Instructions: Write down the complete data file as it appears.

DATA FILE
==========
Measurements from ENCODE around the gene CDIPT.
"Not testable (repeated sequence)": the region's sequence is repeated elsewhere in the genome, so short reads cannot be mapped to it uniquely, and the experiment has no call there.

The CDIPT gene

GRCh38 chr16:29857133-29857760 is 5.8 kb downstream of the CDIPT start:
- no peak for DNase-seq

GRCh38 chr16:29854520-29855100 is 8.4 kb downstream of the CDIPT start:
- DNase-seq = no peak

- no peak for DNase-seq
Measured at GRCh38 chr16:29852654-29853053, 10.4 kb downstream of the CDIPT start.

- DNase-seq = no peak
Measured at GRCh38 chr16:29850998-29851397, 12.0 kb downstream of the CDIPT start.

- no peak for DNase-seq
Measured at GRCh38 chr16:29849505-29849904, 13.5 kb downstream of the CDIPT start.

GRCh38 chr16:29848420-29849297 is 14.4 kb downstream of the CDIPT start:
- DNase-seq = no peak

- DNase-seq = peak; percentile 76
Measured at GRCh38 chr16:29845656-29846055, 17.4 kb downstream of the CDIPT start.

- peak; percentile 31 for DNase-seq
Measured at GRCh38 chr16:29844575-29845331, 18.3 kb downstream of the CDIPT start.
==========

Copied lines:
Measurements from ENCODE around the gene CDIPT.
"Not testable (repeated sequence)": the region's sequence is repeated elsewhere in the genome, so short reads cannot be mapped to it uniquely, and the experiment has no call there.

The CDIPT gene

GRCh38 chr16:29857133-29857760 is 5.8 kb downstream of the CDIPT start:
- no peak for DNase-seq

GRCh38 chr16:29854520-29855100 is 8.4 kb downstream of the CDIPT start:
- DNase-seq = no peak

- no peak for DNase-seq
Measured at GRCh38 chr16:29852654-29853053, 10.4 kb downstream of the CDIPT start.

- DNase-seq = no peak
Measured at GRCh38 chr16:29850998-29851397, 12.0 kb downstream of the CDIPT start.

- no peak for DNase-seq
Measured at GRCh38 chr16:29849505-29849904, 13.5 kb downstream of the CDIPT start.

GRCh38 chr16:29848420-29849297 is 14.4 kb downstream of the CDIPT start:
- DNase-seq = no peak

- DNase-seq = peak; percentile 76
Measured at GRCh38 chr16:29845656-29846055, 17.4 kb downstream of the CDIPT start.

- peak; percentile 31 for DNase-seq
Measured at GRCh38 chr16:29844575-29845331, 18.3 kb downstream of the CDIPT start.